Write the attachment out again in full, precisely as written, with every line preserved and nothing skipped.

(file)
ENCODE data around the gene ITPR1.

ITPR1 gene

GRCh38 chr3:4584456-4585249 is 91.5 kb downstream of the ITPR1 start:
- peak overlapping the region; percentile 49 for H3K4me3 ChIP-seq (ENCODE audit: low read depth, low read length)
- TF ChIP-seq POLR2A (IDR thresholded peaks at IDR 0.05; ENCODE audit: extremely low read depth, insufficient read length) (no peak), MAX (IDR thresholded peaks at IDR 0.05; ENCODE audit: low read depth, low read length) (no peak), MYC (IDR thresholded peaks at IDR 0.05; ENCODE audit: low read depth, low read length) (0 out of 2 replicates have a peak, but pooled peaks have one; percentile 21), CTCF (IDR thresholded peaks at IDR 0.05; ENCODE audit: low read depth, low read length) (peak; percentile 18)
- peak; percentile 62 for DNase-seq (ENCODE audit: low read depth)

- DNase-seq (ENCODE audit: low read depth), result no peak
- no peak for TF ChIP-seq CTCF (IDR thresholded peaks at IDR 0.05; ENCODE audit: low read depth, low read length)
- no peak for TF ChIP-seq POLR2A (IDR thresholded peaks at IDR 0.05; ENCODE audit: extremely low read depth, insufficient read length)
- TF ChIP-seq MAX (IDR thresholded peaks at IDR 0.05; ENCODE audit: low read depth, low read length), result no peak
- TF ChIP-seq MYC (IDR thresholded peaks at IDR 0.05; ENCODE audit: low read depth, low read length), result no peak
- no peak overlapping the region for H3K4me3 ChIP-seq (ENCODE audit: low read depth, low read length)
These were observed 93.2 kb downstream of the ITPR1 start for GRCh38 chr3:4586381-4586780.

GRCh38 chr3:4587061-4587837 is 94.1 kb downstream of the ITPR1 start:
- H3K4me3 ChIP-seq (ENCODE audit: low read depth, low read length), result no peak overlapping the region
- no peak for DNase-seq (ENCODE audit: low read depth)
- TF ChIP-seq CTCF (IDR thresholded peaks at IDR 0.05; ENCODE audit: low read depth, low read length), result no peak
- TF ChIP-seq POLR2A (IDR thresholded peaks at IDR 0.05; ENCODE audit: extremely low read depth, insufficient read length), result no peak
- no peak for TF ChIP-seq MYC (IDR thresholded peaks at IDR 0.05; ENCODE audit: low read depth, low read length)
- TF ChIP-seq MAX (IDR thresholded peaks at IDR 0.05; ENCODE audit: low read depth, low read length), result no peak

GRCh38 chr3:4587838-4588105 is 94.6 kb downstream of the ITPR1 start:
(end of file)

ENCODE data around the gene ITPR1.

ITPR1 gene

GRCh38 chr3:4584456-4585249 is 91.5 kb downstream of the ITPR1 start:
- peak overlapping the region; percentile 49 for H3K4me3 ChIP-seq (ENCODE audit: low read depth, low read length)
- TF ChIP-seq POLR2A (IDR thresholded peaks at IDR 0.05; ENCODE audit: extremely low read depth, insufficient read length) (no peak), MAX (IDR thresholded peaks at IDR 0.05; ENCODE audit: low read depth, low read length) (no peak), MYC (IDR thresholded peaks at IDR 0.05; ENCODE audit: low read depth, low read length) (0 out of 2 replicates have a peak, but pooled peaks have one; percentile 21), CTCF (IDR thresholded peaks at IDR 0.05; ENCODE audit: low read depth, low read length) (peak; percentile 18)
- peak; percentile 62 for DNase-seq (ENCODE audit: low read depth)

- DNase-seq (ENCODE audit: low read depth), result no peak
- no peak for TF ChIP-seq CTCF (IDR thresholded peaks at IDR 0.05; ENCODE audit: low read depth, low read length)
- no peak for TF ChIP-seq POLR2A (IDR thresholded peaks at IDR 0.05; ENCODE audit: extremely low read depth, insufficient read length)
- TF ChIP-seq MAX (IDR thresholded peaks at IDR 0.05; ENCODE audit: low read depth, low read length), result no peak
- TF ChIP-seq MYC (IDR thresholded peaks at IDR 0.05; ENCODE audit: low read depth, low read length), result no peak
- no peak overlapping the region for H3K4me3 ChIP-seq (ENCODE audit: low read depth, low read length)
These were observed 93.2 kb downstream of the ITPR1 start for GRCh38 chr3:4586381-4586780.

GRCh38 chr3:4587061-4587837 is 94.1 kb downstream of the ITPR1 start:
- H3K4me3 ChIP-seq (ENCODE audit: low read depth, low read length), result no peak overlapping the region
- no peak for DNase-seq (ENCODE audit: low read depth)
- TF ChIP-seq CTCF (IDR thresholded peaks at IDR 0.05; ENCODE audit: low read depth, low read length), result no peak
- TF ChIP-seq POLR2A (IDR thresholded peaks at IDR 0.05; ENCODE audit: extremely low read depth, insufficient read length), result no peak
- no peak for TF ChIP-seq MYC (IDR thresholded peaks at IDR 0.05; ENCODE audit: low read depth, low read length)
- TF ChIP-seq MAX (IDR thresholded peaks at IDR 0.05; ENCODE audit: low read depth, low read length), result no peak

GRCh38 chr3:4587838-4588105 is 94.6 kb downstream of the ITPR1 start: